The Life and Morals of Jesus of Nazareth

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Thomas Jefferson was an interesting man. He fought valiantly to separate the church and state, but attended an Episcopal Church. Near the end of his life, he considered himself a "Unitarian by myself"*. Nowadays, more and more people are coming to terms with the truth that he realized was present in the Bible, namely that Paul was the "first corrupter of the doctrines of Jesus"*.

Contents

After realizing this, Thomas Jefferson wanted to sort out exactly what Jesus taught to separate it from Paul. He felt that Jesus's teachings were "the most sublime and benevolent code of morals which has ever been offered to man." To this end, he created The Life and Morals of Jesus of Nazareth, which we called today The Jefferson Bible. Originally, Thomas Jefferson cut out extracts from six copies of the King James Version of the Bible, as well as some French, Latin, and Greek versions. He then edited and arranged the passages in a chronological order to tell the story of Jesus's life and moral teachings. This extract excludes most of the miracles that Jesus performed, such as walking on water and even Jesus's resurrection.

Thomas Jefferson created The Jefferson Bible for private use and did not intend for other people to read or study it. When he passed away he willed it to his family, who eventually sold it. This is how we have this book today.

What follows is a copy of the English portion of The Jefferson Bible.

How Thomas Jefferson Selected Which Verses to Keep Back to Top ↑

Thomas Jefferson was very peculiar about which verses to keep and which verses to remove out of his Bible. In his little to William Short on August 4, 1820,* the same year he compiled the Jefferson Bible, Jefferson writes: "We find in the writings of his [Jesus's] biographers matter of two distinct descriptions. First, a groundwork of vulgar ignorance, of things impossible, of superstitions, fanaticisms and fabrications. Intermixed with these, again, are sublime ideas of the Supreme Being, aphorisms and precepts of the purest morality and benevolence, sanctioned by a life of humility, innocence and simplicity of manners, neglect of riches, absence of worldly ambition and honors, with an eloquence and persuasiveness which have not been surpassed."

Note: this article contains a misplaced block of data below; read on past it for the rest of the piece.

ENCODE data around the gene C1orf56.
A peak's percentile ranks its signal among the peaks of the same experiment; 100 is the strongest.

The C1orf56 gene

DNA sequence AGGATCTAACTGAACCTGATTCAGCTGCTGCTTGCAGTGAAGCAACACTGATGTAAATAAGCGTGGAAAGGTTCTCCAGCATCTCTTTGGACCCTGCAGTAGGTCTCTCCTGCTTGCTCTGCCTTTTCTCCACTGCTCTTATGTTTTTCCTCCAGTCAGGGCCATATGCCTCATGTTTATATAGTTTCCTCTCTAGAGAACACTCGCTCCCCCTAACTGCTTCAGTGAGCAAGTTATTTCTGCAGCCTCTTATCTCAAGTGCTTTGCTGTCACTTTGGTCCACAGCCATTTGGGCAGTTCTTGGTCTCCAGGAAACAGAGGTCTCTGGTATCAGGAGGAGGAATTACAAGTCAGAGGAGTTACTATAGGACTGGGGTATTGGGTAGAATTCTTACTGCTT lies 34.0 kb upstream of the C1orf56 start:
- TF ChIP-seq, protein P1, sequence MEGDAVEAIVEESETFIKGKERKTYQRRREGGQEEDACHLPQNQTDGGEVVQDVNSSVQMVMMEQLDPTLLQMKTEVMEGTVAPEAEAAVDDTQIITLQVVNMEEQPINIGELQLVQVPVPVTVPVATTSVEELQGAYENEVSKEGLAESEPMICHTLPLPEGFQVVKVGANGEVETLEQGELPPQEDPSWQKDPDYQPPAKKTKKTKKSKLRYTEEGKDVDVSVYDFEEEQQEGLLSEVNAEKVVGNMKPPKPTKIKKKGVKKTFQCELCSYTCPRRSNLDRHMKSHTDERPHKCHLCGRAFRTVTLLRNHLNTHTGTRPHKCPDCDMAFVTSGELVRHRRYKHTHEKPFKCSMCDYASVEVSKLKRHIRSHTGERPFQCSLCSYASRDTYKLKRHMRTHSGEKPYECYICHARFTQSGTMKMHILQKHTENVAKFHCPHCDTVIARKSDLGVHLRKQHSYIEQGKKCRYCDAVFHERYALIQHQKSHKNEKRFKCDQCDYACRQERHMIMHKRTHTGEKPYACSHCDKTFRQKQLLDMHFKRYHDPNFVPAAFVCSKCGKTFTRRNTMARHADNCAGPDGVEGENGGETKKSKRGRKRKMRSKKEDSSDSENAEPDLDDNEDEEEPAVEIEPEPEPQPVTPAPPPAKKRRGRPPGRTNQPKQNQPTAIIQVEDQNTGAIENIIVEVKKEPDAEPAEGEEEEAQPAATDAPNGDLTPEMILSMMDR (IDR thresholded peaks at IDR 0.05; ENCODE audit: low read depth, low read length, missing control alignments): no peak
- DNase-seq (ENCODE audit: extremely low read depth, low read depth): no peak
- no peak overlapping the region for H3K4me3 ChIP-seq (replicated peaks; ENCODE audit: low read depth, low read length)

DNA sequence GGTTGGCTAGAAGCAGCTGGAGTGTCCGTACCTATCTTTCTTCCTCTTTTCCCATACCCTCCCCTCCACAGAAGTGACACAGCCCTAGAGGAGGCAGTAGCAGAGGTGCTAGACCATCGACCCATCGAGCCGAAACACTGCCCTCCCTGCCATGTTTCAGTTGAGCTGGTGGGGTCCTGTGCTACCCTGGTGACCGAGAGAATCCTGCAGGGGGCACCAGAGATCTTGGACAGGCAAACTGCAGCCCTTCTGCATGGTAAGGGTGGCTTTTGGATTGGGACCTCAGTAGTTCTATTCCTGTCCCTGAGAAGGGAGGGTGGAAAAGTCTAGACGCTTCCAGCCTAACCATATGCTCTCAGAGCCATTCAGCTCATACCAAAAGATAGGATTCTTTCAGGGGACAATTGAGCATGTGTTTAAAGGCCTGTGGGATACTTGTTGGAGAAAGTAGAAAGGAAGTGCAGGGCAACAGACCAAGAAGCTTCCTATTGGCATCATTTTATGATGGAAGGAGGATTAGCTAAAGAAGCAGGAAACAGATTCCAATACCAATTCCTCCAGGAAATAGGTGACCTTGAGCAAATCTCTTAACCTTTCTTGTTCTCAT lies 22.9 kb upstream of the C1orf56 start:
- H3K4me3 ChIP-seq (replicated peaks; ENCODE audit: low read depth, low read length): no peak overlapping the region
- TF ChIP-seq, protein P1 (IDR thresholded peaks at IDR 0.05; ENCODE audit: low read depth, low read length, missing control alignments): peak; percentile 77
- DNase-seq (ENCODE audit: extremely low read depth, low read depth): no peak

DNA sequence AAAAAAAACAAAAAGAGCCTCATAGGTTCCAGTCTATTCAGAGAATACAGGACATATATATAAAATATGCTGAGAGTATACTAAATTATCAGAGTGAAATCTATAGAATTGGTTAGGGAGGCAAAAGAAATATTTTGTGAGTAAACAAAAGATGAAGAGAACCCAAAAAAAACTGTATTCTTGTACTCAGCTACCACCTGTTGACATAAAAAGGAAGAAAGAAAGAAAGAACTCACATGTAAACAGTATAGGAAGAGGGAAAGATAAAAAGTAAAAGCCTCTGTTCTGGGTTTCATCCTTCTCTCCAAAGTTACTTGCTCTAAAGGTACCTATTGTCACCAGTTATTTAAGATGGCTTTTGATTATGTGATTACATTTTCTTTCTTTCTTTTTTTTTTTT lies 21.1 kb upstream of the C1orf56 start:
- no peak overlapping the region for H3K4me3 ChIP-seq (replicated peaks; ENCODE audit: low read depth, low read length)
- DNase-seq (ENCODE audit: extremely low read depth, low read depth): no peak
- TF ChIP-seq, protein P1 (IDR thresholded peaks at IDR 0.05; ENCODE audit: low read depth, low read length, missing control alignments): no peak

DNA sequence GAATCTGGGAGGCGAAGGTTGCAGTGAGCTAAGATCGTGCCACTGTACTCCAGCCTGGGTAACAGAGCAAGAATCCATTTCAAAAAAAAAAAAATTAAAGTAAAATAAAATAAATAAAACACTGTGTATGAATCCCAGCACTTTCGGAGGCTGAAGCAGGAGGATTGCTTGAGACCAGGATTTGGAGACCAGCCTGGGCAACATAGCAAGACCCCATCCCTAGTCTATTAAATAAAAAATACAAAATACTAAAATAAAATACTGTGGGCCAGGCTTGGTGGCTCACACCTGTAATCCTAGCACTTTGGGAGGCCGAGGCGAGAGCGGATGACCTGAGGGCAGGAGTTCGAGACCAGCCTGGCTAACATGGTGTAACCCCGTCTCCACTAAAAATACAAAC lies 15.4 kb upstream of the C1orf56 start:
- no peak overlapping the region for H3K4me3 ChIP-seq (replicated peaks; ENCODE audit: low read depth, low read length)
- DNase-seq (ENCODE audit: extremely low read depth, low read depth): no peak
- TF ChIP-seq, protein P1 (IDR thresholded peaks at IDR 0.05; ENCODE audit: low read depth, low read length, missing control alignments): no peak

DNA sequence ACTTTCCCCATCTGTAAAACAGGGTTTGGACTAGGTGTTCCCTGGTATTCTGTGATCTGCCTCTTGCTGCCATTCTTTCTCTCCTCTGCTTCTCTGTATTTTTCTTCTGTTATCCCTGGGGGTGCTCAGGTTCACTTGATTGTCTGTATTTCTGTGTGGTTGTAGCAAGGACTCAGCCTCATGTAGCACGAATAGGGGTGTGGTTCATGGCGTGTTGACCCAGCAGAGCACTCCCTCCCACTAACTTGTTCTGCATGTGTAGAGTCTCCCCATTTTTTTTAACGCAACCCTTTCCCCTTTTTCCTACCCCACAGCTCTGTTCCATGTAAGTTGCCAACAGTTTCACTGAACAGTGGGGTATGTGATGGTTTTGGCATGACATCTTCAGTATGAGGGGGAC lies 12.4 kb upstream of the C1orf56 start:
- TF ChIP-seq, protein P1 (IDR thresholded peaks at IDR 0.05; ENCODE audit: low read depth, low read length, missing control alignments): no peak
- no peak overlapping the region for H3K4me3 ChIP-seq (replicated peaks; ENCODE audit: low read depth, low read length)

Following extensive study, Holowchak in 2019 book Thomas Jefferson's Bible, With Introduction and Critical Commentary states that there were five primary principals that Thomas Jefferson used to select the verses he selected. (See pages 97 through 101, book not available for free online.) These are:

  1. Sublimity Thesis
    • All passages sublimely expressive of a Supreme Being are to be selected.
  2. Purity Thesis
    • All aphorisms and precepts of pure morality and benevolence are to be selected.
  3. Guilelessness Thesis
    • All passages describing Jesus as humble, innocent, simple, and ambition-free are to be selected.
  4. Unnaturalness Thesis
    • All passages at variances with the laws of physical nature are not to be selected.
  5. Inconsistency Thesis
    • All passages inconsistent with the historical character, Jesus, based on satisfactory testimony, are not to be selected.

References Back to Top ↑

*Jefferson, Thomas (January 8, 1825). "Letter to Dr. Benjamin Waterhouse."

*Jefferson, Thomas (1854). H. A. WASHINGTON (ed.). The Writings of Thomas Jefferson: Being His Autobiography, Correspondence. Washington, DC: TAYLOR & MATJRY. pp. 156.

* Jefferson, Thomas (1820). "From Thomas Jefferson to William Short, 4 August 1820."

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